Three samples clustered in a different branch with reference sequences from genotype 4. HCV isolates Eg-10 and Eg-48 clustered with reference sequences of HCV genotype 4o from Egypt and from Canada with a high bootstrap value of 98%. The Eg-16 isolate clustered with three reference sequences of genotype 4n from Egypt, Canada and an Egyptian immigrant from the Netherlands, with a bootstrap value of 95%.Another 2 samples (Eg-40 and Eg-62) branched with reference sequences of HCV genotype 1g from Canada and from Egypt with a bootstrap value of 94%.Sequences were submitted to GenBank (accession numbers: JN203143 to JN203205).
According to different reports, the prevalence of HCV in Egypt ranges from 11% to higher than 14% of the general population, 5–7 million people with active infection having detectable HCV RNA and over 500,000 new infections each year (15-17). In comparison to its high prevalence, which is equal to 10-20 folds that of the USA (18); few studies were carried out to investigate the HCV genotype and subgenotype distribution in the different geographical areas in Egypt?
It is known that genotype and even subtypes differences of HCV havea high impact on interferon responsiveness and give an idea about the natural history of the disease (19). In Egypt, the unique epidemic of HCV genotype 4 occurred in conjunction with the parenteral anti-schistosomial campaigns, which began during the 1940s and stopped in 1980, when oral therapy was, introduced (20). Previous studies demonstrated a low level of heterogeneity among HCV genotypes isolated from Egypt, especially in isolates from the Nile Delta and the Nile Valley, where parenteral anti-schistosomial campaigns were predominantly held. Ray and coworkers showed by one hundred ninety serum specimens, obtained from subjects in 15 geographically diverse governorates (Sharkia was not included),that the Egyptian HCV epidemic is composed of multiple lineages of genotypes 1 and 4, including subgenotypes 4a, 4o and 1g (18). In Cairo, Abdel-Hamid and his colleagues stated that of 131 successfully analyzed samples, 83 were of subtype 4a, but five other subtypes within genotype 4 were also observed, as well as three genotype 1b, five genotype 1g and one genotype 3a samples (21).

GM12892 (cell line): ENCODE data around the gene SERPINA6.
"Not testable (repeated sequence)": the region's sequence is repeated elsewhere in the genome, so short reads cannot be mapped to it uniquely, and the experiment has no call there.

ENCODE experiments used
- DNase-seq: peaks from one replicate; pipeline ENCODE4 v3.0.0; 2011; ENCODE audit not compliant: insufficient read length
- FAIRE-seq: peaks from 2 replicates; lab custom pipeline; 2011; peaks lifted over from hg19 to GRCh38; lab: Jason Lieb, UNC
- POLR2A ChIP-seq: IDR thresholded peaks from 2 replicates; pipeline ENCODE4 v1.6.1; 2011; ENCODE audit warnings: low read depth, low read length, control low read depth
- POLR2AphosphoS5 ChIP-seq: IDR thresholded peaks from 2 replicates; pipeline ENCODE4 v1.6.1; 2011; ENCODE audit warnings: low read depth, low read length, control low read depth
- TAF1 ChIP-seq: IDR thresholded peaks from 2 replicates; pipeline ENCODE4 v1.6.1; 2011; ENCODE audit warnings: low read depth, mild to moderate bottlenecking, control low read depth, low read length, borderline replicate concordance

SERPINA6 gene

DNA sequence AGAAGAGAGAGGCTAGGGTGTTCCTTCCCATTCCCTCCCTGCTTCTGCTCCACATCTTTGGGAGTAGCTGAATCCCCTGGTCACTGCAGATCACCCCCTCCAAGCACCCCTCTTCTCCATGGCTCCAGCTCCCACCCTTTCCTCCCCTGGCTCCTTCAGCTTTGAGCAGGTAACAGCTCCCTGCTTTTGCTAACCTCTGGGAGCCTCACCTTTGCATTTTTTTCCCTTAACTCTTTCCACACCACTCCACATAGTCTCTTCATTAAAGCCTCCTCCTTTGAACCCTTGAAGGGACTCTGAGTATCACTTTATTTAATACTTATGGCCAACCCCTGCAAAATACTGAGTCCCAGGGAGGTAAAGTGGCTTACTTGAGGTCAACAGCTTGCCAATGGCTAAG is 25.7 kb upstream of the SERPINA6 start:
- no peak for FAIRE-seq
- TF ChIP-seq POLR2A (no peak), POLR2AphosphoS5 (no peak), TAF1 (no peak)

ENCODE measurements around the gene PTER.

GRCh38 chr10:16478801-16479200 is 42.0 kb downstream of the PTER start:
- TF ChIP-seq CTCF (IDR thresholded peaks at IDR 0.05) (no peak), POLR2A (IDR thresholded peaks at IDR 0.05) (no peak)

In a study on 206 samples collected from the Kasr El-Aini School of Medicine and the National Cancer Institute, Cairo, Egypt, HCV genotype 4 was detected in 186 samples (90.3%). Five other subtypes could be also identified: subtypes 4a, 4d, 4m, 4n, and 4o. They also found that 9.7% of the patient’swereinfected with HCV genotype 1g and 1a (22). In the same study, a distribution map of HCV genotypes dividing Egypt into five zones, including 17 governorates, was created: North Central Egypt, Central Egypt, South Central Egypt, South Egypt and West Egypt (also in this study Sharkia was not included). No significant geographic pattern to the distribution of HCV genotypes, either by the subjects’ present place of residence or their place of origin, was detected.
Another study, from the Alexandria district, showed that 78% of the isolates were HCV genotype 4a variants, whereas the remaining identified variants were 4m (11%), 4o (5.5%), 4n (2.7%) and 4p (2.7%) (23). In Ismailia, using direct sequencing and phylogenetic analysis of the HCV NS5B gene, 15 cases (78.9%) were subtype 4a, two(10.5%) were subtype 1g, and one (5.2%) was related to subtype 4o (24).
In conclusion, this study shows that HCV genotype 4ais predominant in the governorate of Sharkia, and it confirms that the Egyptian HCV epidemic is composed of multiple lineages of genotypes 4 and 1.